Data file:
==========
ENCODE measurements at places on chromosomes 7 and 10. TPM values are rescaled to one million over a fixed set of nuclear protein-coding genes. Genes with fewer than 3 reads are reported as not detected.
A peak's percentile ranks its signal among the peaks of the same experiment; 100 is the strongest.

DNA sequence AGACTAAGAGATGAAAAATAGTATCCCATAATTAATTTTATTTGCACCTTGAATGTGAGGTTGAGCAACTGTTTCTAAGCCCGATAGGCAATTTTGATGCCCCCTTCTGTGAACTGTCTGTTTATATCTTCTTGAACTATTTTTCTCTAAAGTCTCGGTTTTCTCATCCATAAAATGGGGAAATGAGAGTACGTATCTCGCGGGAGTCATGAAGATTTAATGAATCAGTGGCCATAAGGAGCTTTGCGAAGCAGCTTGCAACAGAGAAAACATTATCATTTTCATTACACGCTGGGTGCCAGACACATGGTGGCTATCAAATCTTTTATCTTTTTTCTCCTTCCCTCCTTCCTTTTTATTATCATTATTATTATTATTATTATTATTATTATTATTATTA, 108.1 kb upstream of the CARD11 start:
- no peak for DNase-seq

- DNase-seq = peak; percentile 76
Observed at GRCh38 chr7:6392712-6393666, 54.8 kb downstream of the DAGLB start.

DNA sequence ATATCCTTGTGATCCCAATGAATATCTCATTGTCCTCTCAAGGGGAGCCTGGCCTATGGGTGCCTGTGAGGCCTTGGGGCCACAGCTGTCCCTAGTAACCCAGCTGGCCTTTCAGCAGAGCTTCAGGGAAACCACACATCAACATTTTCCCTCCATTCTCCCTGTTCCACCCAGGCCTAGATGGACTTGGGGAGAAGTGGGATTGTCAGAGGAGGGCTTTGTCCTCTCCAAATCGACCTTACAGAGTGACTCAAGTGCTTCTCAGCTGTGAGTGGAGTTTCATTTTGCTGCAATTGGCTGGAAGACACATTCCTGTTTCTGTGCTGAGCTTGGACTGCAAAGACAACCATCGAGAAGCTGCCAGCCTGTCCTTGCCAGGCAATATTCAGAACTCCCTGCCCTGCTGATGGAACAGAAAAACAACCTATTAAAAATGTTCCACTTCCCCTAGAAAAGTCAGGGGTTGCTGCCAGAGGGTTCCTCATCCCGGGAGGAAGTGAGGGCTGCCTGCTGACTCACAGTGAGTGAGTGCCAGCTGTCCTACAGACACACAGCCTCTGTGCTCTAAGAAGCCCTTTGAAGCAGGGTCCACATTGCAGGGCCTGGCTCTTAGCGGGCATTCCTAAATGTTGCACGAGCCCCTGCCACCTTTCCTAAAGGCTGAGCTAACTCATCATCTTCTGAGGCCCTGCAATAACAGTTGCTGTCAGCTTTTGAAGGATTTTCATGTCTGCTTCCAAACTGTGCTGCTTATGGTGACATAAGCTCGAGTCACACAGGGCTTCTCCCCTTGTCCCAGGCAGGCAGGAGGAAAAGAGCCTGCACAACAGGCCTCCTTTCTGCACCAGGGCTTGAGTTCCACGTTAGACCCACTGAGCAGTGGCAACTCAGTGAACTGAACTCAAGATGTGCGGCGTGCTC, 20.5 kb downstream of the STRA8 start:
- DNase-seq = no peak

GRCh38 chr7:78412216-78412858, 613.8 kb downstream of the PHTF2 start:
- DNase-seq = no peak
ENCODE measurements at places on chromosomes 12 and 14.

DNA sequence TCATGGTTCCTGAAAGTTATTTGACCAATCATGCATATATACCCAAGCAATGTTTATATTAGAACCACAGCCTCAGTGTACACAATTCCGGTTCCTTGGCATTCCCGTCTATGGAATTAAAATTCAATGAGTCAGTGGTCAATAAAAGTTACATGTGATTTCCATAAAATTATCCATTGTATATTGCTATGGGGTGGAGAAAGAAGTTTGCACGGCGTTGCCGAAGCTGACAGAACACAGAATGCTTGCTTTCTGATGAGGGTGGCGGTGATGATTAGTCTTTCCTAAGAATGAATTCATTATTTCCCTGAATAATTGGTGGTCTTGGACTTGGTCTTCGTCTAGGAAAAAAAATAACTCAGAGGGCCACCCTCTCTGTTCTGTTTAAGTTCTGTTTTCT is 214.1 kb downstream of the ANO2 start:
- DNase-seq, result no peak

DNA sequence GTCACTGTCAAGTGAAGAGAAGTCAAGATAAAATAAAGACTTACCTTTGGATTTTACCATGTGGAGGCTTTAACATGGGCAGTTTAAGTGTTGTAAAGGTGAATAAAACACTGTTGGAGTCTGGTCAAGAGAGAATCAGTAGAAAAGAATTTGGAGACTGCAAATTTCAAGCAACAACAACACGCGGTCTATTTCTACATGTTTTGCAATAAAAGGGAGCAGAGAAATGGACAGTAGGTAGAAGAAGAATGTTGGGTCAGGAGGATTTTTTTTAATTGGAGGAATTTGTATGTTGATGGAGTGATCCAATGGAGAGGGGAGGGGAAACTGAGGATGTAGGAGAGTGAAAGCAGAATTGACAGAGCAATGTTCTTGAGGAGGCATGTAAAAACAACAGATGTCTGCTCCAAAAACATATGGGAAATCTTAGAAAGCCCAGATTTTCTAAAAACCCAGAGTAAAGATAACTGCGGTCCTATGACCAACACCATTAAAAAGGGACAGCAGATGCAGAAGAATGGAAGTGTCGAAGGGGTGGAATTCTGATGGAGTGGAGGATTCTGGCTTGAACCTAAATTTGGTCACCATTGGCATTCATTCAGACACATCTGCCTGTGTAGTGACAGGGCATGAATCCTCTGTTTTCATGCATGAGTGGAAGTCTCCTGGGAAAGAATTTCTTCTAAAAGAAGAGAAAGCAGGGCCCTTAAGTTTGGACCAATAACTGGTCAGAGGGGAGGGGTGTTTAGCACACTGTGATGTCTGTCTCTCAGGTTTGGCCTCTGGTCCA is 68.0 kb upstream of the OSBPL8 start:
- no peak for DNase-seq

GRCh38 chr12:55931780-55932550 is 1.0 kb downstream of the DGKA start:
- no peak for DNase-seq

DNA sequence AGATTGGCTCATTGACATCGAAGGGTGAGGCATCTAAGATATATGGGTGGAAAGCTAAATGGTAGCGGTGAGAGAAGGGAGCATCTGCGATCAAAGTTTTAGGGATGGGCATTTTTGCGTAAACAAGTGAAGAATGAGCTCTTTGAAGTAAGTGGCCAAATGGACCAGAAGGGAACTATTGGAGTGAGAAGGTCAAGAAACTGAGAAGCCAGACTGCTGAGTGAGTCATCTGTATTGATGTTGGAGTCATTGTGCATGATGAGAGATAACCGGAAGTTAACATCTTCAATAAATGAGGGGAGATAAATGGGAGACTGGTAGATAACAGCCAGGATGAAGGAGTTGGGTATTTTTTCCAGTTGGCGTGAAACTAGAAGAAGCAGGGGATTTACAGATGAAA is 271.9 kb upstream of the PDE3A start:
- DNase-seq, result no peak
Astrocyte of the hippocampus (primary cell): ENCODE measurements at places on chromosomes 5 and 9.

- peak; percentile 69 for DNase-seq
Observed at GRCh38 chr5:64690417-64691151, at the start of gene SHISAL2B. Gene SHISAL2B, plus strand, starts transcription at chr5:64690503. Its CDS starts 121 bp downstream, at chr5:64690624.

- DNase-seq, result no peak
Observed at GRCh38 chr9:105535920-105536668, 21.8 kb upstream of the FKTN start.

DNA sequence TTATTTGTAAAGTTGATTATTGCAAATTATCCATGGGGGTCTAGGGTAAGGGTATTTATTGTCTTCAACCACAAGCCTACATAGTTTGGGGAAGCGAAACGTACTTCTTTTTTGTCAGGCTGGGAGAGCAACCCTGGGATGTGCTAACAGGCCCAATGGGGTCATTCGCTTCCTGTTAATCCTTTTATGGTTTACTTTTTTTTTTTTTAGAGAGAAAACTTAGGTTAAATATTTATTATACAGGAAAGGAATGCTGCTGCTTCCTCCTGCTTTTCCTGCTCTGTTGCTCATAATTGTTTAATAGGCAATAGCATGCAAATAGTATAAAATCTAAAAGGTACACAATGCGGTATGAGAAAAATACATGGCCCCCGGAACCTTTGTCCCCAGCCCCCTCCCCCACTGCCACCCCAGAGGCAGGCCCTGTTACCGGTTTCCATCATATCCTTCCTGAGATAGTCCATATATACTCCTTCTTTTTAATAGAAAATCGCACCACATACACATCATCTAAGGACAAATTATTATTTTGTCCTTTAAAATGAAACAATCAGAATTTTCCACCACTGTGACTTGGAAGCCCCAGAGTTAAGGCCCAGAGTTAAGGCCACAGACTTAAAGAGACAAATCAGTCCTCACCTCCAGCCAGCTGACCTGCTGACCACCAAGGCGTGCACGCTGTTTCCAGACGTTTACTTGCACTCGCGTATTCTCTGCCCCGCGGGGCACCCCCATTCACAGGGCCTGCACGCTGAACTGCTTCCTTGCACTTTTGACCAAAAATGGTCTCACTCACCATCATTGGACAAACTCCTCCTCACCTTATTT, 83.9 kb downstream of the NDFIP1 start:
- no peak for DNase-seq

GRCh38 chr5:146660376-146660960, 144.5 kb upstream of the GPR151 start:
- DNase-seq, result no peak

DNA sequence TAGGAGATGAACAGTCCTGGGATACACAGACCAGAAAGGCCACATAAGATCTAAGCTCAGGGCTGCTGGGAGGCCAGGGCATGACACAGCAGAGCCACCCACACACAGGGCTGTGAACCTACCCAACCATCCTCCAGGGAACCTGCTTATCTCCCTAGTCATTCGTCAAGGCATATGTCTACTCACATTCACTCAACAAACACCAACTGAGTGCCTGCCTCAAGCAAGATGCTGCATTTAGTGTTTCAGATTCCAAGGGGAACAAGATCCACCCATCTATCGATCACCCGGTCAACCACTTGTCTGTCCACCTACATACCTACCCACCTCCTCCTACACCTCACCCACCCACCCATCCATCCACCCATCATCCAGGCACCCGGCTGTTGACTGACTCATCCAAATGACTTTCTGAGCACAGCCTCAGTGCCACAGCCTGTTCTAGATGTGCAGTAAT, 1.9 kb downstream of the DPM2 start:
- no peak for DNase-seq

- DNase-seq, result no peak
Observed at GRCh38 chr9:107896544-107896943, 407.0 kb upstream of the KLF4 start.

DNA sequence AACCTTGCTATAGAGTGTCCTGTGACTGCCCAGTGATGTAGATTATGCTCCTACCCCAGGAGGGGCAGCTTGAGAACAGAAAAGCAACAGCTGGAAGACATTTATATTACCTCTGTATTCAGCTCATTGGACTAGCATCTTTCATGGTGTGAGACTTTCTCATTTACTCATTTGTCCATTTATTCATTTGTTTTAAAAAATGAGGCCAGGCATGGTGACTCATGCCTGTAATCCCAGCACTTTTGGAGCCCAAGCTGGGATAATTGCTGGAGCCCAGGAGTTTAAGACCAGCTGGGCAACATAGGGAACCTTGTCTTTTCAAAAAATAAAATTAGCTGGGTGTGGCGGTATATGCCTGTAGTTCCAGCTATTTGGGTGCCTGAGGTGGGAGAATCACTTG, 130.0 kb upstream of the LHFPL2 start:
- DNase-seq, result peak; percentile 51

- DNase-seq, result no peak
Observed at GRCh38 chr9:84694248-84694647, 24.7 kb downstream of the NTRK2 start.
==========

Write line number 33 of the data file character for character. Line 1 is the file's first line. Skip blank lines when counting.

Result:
DNA sequence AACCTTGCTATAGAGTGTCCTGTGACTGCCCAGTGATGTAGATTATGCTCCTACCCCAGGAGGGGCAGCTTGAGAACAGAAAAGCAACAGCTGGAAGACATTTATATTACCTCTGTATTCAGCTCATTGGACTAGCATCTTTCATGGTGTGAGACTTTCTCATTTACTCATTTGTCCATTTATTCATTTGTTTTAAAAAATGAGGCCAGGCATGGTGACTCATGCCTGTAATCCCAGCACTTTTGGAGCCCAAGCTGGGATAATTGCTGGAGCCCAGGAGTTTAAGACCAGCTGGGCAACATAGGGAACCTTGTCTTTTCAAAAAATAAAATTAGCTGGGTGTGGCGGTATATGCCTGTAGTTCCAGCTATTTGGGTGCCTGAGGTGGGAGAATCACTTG, 130.0 kb upstream of the LHFPL2 start: